A winter storm that knocked out power to hundreds of thousands of Midwest homes and businesses moved into the East on Monday with a dicey mix of snow, sleet and freezing rain that slowed travelers and tied up airlines once again.
Highway crews scrambled to clear the roads, and hundreds of flights were canceled - including at least 68 for JetBlue, whose flight schedule and reputation were severely battered by a storm two weeks ago.
At least one planeload of JetBlue passengers waited on the tarmac for nearly three hours at New York's Kennedy Airport early Monday before the plane, unable to take off because of the weather, returned to the gate.
"It was so bad," said Segun Akande, a 22-year-old Duke University student. "We were waiting on the plane for so long. You would think they would tell us to go back to the terminal after an hour or two."
"I never witnessed this bad of service in my entire life," added fellow student Doug Rosenberg.
JetBlue spokeswoman Alison Eshelman said the students' departure had already been delayed to 11:47 p.m., and that the plane went out but was brought back to the gate at 2:35 a.m. because of the weather. She said all 100 passengers would receive $100 vouchers; after the previous storm's problems, the company introduced a customers' bill of rights promising to compensate for delays and cancellations.
By dawn Monday, repair crews were responding to outages affecting 2,200 power customers in Maryland, northern Virginia, and Washington, D.C.
With memories still fresh of the ice that had stopped flights across the region and stranded dozens of drivers on one Pennsylvania highway, officials across much of the region were relieved Monday to see snow instead.
"The salt's going to work just fine," said David Buck, a spokesman for the Maryland State Highway Administration. "It's not supposed to get really cold - not like that last storm we had, where everything turned to a big hunk of ice."
The Midwest appeared to have taken the brunt of the latest storm, receiving up to 2 feet of snow, with more expected in some areas early Monday. Nine traffic deaths were blamed on the storm: eight in Wisconsin and one in Kansas.
Heavy ice brought down miles of power lines and utility poles, mostly in Iowa, where nearly 250,000 customers were without electricity Sunday night. Close to 80,000 were without power in Illinois.
"It could be at least three days if not more than one week before we get all the customers back on," Alliant Energy spokesman Ryan Stensland said of conditions in Iowa. "We've got close to 2,500 poles down - over 500 miles of line down."
The storm's snow, sleet and freezing rain led airlines to cancel hundreds of flights Sunday at Chicago's O'Hare International Airport and dozens more at Midway Airport, said Wendy Abrams, spokeswoman for the Chicago Department of Aviation. That was on top of cancellations Saturday. Abrams estimated that about 1,000 stranded passengers spent the night at O'Hare.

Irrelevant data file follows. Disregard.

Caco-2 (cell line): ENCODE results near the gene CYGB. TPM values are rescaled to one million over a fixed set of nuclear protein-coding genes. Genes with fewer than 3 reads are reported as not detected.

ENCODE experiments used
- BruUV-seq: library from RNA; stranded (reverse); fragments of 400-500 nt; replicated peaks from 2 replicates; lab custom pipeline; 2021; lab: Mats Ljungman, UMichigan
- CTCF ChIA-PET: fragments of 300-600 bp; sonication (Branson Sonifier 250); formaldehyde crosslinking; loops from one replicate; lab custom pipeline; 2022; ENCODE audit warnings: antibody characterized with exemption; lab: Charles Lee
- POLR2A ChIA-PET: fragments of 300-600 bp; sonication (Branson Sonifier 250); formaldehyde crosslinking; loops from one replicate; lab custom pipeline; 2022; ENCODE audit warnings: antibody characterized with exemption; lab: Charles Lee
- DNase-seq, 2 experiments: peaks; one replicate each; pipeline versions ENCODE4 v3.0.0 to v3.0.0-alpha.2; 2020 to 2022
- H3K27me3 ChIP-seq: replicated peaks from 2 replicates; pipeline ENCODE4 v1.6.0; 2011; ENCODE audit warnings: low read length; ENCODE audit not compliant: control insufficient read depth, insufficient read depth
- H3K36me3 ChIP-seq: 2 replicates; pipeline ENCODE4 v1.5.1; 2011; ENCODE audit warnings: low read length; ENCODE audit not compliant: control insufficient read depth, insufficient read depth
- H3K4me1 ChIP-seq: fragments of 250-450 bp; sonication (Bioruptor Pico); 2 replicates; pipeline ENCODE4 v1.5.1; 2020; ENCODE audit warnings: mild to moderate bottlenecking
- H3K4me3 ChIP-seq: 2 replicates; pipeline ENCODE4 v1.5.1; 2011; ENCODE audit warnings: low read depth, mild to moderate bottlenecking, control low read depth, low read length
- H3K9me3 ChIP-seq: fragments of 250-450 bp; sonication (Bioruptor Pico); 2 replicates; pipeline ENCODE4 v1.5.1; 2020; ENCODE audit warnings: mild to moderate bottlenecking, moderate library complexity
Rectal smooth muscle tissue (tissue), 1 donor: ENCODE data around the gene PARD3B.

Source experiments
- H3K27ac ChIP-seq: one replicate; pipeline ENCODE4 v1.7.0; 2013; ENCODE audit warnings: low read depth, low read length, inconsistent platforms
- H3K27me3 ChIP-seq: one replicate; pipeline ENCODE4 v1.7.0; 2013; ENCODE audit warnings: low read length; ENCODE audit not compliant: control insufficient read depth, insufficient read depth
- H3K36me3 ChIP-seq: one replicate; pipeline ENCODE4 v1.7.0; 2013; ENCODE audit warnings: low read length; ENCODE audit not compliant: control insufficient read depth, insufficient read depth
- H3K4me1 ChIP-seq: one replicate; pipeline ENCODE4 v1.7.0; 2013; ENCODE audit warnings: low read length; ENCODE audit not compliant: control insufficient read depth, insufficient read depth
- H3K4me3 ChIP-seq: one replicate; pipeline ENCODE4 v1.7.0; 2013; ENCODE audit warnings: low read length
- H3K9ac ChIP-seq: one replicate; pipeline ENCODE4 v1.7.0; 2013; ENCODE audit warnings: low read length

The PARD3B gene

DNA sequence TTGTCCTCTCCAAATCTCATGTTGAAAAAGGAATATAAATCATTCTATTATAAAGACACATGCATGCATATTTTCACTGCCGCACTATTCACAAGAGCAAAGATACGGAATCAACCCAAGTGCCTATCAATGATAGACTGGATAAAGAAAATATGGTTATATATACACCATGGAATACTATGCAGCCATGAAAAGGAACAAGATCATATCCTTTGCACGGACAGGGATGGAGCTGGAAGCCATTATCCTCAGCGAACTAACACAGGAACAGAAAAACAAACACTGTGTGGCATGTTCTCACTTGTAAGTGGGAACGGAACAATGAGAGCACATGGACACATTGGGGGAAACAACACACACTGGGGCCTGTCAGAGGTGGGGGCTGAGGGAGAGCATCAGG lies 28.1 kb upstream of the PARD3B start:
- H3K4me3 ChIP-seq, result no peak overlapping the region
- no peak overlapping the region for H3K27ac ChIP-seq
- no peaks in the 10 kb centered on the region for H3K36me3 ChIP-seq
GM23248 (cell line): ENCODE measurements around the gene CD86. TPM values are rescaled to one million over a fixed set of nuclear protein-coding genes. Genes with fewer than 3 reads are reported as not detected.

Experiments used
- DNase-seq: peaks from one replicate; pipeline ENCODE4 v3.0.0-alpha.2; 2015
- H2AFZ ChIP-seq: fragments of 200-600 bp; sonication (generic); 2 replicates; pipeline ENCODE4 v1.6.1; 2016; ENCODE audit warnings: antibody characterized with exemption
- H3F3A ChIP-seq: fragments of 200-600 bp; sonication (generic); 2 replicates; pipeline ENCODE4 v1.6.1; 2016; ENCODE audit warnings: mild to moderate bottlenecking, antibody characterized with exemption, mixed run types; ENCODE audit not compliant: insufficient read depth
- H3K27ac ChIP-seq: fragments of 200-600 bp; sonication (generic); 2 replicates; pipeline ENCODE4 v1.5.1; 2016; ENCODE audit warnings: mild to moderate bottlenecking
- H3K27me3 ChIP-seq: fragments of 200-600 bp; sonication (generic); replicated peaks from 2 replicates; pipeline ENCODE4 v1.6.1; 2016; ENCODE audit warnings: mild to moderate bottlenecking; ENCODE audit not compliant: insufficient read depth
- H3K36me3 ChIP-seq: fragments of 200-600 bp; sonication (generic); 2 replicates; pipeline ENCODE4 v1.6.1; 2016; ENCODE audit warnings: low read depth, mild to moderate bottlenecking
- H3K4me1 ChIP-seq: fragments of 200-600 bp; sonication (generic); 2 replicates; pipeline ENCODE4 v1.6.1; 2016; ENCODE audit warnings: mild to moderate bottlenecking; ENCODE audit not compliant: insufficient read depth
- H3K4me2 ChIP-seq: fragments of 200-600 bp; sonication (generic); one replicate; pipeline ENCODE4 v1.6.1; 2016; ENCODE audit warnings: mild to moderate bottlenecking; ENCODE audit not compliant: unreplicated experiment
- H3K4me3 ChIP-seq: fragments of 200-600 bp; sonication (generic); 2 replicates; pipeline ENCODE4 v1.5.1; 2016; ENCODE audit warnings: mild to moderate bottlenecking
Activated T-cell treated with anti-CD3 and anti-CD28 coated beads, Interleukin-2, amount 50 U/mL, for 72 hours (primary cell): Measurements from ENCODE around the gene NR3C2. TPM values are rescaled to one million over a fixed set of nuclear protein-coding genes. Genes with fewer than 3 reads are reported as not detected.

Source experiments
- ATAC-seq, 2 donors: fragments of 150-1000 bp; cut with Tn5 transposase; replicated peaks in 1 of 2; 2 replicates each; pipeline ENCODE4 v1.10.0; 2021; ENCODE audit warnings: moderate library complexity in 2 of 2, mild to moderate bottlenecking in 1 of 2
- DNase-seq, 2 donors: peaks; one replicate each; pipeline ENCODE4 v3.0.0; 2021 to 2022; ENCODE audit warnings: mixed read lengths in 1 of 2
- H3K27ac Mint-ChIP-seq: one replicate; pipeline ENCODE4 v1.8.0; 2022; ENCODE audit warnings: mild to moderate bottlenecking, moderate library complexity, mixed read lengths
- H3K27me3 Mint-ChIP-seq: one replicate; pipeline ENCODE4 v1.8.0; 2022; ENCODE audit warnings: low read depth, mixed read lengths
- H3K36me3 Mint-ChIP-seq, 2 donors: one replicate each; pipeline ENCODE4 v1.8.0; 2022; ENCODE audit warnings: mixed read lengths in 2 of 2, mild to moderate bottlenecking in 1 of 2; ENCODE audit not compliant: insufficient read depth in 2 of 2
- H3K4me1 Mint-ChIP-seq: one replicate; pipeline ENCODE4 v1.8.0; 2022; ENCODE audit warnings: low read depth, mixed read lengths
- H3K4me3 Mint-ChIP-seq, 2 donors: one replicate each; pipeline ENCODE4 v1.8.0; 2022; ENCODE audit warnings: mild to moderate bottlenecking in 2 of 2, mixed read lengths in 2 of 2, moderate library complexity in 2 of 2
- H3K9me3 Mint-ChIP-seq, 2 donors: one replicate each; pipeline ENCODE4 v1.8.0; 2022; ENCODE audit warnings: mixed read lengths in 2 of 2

JetBlue canceled canceled flights into and out of Chicago and the Washington, D.C., area over the weekend, plus 68 on Monday at New York's Kennedy Airport.
During the Valentine's Day storm, JetBlue was heavily criticized after passengers were stranded on planes at Kennedy Airport for up to 10 1/2 hours because of the ice and snow. That storm led to more than 1,000 cancellations, and affected more than 100,000 passengers.
The latest cancellations were to make sure crews and planes were in the right places so the company can quickly resume operations after the storm, spokeswoman Alison Eshelman said Sunday.
Slippery conditions persisted on roads throughout Wisconsin on Sunday, leading to several fatal accidents. The Wisconsin State Patrol said blowing and drifting snow made portions of Interstate 43 in Walworth and Waukesha counties impassable for several hours Sunday morning.
The National Weather Service in Michigan warned of widespread snow, strong wind and near blizzard conditions in parts of the state, with up to a foot of snow.
In Pennsylvania, where hundreds of motorists had been stranded on an icy stretch of Interstate 78 during the storm two weeks ago, the roads early Monday were salted and plowed and were being inspected every two hours, PennDOT spokesman Ron Young said.
New York City sanitation workers were preparing for up to 7 inches of snow in their city Sunday and Monday. Some 2,000 plows and the sanitation department's 365 salt spreaders were ready to clear streets and roads citywide, authorities said.
Associated Press writers Brian Witte in Baltimore and Brett Zongker in Washington contributed to this report.
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